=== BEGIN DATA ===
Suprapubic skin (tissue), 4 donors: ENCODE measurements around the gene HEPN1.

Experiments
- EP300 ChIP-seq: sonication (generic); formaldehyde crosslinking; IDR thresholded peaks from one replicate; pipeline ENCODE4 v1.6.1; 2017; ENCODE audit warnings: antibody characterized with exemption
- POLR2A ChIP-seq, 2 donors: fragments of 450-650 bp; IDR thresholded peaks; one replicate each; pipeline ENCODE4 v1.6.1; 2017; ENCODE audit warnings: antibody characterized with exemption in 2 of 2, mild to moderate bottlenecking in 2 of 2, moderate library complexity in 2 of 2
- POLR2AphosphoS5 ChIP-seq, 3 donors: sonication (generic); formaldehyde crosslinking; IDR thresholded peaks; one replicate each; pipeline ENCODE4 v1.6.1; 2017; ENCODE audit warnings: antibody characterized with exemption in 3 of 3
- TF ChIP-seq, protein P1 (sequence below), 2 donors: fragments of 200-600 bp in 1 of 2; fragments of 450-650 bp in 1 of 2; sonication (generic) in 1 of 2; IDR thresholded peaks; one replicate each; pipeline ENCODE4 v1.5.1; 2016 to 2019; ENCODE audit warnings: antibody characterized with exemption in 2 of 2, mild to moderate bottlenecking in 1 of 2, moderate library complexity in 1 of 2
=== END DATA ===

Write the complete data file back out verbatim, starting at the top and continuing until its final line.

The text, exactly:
Suprapubic skin (tissue), 4 donors: ENCODE measurements around the gene HEPN1.

Experiments
- EP300 ChIP-seq: sonication (generic); formaldehyde crosslinking; IDR thresholded peaks from one replicate; pipeline ENCODE4 v1.6.1; 2017; ENCODE audit warnings: antibody characterized with exemption
- POLR2A ChIP-seq, 2 donors: fragments of 450-650 bp; IDR thresholded peaks; one replicate each; pipeline ENCODE4 v1.6.1; 2017; ENCODE audit warnings: antibody characterized with exemption in 2 of 2, mild to moderate bottlenecking in 2 of 2, moderate library complexity in 2 of 2
- POLR2AphosphoS5 ChIP-seq, 3 donors: sonication (generic); formaldehyde crosslinking; IDR thresholded peaks; one replicate each; pipeline ENCODE4 v1.6.1; 2017; ENCODE audit warnings: antibody characterized with exemption in 3 of 3
- TF ChIP-seq, protein P1 (sequence below), 2 donors: fragments of 200-600 bp in 1 of 2; fragments of 450-650 bp in 1 of 2; sonication (generic) in 1 of 2; IDR thresholded peaks; one replicate each; pipeline ENCODE4 v1.5.1; 2016 to 2019; ENCODE audit warnings: antibody characterized with exemption in 2 of 2, mild to moderate bottlenecking in 1 of 2, moderate library complexity in 1 of 2